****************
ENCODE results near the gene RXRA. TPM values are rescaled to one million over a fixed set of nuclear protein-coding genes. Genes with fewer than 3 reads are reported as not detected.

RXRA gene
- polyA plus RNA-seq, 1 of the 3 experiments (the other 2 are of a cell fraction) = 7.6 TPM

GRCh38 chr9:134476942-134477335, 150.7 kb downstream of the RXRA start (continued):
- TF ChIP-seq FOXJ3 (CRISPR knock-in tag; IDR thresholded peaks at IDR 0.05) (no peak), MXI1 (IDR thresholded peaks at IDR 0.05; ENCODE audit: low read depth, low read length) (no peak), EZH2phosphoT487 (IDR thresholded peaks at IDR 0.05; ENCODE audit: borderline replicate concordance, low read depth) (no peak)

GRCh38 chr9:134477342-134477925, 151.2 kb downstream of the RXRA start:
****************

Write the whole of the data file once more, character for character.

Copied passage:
ENCODE results near the gene RXRA. TPM values are rescaled to one million over a fixed set of nuclear protein-coding genes. Genes with fewer than 3 reads are reported as not detected.

RXRA gene
- polyA plus RNA-seq, 1 of the 3 experiments (the other 2 are of a cell fraction) = 7.6 TPM

GRCh38 chr9:134476942-134477335, 150.7 kb downstream of the RXRA start (continued):
- TF ChIP-seq FOXJ3 (CRISPR knock-in tag; IDR thresholded peaks at IDR 0.05) (no peak), MXI1 (IDR thresholded peaks at IDR 0.05; ENCODE audit: low read depth, low read length) (no peak), EZH2phosphoT487 (IDR thresholded peaks at IDR 0.05; ENCODE audit: borderline replicate concordance, low read depth) (no peak)

GRCh38 chr9:134477342-134477925, 151.2 kb downstream of the RXRA start: